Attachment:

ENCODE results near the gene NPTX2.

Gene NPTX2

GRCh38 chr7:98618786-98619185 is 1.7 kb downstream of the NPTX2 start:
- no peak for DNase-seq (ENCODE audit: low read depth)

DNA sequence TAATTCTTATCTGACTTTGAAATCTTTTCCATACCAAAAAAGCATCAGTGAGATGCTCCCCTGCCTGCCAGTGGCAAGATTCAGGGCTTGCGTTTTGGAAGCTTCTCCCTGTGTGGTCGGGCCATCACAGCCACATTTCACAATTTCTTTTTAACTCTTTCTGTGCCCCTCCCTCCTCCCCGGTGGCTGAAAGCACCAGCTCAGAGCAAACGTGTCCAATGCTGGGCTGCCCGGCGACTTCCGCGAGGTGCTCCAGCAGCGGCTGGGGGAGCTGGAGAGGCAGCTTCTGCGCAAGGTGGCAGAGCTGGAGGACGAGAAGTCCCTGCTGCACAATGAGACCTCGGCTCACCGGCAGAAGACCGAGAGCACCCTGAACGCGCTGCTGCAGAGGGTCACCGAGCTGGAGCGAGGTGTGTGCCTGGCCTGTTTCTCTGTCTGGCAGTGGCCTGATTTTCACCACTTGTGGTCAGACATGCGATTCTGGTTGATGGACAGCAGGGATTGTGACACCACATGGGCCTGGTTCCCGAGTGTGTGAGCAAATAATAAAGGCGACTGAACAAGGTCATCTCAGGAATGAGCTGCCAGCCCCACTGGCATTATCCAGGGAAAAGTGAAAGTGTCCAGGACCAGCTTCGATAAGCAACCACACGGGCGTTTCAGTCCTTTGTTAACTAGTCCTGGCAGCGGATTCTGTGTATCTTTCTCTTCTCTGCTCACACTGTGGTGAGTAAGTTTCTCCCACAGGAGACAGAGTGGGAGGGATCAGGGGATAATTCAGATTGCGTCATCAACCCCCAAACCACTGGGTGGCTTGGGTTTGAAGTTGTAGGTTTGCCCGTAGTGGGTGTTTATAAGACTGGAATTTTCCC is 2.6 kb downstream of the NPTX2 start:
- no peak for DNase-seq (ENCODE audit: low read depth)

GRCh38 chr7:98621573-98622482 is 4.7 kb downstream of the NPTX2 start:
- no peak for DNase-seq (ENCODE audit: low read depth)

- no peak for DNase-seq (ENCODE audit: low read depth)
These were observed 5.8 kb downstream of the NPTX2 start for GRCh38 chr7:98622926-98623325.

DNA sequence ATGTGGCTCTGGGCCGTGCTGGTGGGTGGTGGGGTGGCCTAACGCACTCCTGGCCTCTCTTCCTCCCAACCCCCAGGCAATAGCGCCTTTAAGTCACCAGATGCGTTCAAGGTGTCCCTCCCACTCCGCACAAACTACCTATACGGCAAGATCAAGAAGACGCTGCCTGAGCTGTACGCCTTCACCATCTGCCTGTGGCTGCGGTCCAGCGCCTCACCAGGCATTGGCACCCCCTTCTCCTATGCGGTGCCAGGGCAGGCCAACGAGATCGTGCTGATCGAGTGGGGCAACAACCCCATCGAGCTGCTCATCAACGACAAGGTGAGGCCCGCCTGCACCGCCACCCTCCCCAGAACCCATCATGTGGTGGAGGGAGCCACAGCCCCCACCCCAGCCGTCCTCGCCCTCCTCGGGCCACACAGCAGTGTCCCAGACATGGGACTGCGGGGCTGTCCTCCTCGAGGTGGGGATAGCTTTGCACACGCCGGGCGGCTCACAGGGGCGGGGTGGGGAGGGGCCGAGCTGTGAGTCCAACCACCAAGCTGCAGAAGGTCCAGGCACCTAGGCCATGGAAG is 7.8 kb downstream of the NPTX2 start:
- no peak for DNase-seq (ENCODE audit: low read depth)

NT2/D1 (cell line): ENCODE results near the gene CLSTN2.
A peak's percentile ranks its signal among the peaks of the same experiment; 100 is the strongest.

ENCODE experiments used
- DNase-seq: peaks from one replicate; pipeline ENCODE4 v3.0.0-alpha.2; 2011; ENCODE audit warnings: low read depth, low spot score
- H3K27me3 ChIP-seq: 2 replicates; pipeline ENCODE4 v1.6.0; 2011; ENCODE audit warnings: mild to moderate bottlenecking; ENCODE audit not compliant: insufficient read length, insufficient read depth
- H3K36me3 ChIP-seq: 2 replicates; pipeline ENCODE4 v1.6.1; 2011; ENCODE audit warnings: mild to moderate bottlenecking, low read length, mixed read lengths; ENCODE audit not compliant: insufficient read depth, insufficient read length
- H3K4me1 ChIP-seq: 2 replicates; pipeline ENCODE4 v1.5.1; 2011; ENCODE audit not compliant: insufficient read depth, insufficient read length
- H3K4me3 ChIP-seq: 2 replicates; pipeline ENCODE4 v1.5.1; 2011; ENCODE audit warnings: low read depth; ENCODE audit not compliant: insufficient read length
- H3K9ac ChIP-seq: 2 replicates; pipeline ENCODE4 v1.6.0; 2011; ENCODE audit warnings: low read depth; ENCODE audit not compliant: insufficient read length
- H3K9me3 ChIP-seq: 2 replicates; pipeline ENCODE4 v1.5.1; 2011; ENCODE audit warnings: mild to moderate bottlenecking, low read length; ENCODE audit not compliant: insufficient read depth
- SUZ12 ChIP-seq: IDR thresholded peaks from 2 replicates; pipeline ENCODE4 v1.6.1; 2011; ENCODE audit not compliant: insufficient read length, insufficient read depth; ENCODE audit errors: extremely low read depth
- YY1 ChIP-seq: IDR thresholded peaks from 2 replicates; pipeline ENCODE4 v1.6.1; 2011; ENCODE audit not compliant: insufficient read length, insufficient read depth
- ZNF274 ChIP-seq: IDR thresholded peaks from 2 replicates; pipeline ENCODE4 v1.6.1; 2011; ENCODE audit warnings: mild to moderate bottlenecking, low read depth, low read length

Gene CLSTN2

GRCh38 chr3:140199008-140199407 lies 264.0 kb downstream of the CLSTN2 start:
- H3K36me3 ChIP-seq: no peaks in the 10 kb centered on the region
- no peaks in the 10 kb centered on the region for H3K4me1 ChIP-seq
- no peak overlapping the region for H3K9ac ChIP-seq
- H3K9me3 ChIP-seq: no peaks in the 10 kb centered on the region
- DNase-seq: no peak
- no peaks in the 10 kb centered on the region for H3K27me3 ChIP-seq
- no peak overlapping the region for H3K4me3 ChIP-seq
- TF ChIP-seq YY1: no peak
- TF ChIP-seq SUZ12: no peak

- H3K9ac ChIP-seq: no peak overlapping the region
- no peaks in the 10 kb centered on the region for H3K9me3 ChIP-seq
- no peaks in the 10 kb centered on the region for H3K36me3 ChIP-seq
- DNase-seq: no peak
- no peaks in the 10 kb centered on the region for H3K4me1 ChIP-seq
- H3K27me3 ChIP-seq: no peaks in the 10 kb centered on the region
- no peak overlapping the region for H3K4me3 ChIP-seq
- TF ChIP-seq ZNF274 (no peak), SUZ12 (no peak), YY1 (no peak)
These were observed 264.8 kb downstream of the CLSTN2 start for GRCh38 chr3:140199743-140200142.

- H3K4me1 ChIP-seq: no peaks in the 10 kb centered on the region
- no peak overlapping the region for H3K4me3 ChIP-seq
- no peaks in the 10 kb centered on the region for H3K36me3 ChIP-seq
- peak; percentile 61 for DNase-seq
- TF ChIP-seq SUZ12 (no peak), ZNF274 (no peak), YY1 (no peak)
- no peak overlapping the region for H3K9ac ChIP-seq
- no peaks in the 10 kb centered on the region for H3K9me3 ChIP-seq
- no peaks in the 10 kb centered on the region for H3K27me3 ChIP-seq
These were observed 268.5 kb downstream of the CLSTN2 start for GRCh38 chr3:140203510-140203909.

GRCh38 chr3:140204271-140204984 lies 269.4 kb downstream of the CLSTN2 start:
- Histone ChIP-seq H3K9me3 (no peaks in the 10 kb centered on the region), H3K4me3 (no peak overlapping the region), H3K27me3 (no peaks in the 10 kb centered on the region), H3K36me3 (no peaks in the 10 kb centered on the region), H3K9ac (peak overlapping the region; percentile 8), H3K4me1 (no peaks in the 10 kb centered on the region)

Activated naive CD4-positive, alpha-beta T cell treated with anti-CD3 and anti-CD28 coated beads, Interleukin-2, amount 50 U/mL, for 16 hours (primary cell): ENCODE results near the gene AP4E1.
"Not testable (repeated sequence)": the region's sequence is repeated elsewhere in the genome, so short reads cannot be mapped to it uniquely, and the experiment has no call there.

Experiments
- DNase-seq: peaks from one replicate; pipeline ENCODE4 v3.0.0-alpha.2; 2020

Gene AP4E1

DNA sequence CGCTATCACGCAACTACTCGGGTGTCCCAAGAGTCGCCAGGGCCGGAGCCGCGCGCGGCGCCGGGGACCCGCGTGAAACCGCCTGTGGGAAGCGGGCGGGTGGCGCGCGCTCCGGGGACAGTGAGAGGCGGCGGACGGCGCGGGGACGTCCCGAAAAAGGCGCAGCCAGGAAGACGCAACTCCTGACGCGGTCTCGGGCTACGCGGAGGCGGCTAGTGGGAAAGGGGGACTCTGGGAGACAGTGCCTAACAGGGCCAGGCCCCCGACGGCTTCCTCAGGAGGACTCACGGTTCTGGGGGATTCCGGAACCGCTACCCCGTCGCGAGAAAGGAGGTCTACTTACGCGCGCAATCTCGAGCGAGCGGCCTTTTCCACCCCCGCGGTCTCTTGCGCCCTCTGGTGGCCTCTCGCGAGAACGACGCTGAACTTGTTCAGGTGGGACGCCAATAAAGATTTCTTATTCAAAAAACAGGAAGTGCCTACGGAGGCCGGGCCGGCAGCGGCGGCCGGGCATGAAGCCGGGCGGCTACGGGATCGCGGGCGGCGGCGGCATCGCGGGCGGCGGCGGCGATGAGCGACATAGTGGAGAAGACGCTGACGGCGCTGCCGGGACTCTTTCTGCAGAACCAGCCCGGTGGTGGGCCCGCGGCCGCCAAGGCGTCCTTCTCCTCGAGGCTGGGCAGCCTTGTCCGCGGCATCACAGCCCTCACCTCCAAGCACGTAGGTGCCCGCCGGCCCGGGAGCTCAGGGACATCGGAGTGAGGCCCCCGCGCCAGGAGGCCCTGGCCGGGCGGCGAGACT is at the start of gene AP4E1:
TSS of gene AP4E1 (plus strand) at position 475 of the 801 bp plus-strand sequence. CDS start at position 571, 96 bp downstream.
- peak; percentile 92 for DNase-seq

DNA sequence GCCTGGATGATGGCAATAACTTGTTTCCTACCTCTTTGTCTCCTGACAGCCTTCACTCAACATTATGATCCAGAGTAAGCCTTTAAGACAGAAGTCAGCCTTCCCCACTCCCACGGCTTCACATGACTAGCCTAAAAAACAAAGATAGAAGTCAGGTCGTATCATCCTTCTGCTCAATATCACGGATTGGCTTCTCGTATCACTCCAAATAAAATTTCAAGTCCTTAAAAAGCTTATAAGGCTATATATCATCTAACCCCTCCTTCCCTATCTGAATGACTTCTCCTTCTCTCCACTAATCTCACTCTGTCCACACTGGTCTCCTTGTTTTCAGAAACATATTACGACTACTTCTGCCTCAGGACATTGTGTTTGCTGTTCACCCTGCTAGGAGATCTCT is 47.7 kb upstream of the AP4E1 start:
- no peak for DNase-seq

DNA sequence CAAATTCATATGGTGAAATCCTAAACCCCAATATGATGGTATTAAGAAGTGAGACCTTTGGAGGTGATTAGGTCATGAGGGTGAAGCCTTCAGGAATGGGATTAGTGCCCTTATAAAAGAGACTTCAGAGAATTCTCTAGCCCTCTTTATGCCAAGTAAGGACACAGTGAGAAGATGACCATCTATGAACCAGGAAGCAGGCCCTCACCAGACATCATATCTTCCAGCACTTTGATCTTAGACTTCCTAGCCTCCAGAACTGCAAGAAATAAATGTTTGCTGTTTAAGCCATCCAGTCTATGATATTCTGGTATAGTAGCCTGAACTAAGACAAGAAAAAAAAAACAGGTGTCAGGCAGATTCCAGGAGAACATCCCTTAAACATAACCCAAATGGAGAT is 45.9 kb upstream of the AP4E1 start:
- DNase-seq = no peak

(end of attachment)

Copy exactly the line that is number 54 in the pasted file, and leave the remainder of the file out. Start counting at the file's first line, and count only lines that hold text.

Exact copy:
These were observed 268.5 kb downstream of the CLSTN2 start for GRCh38 chr3:140203510-140203909.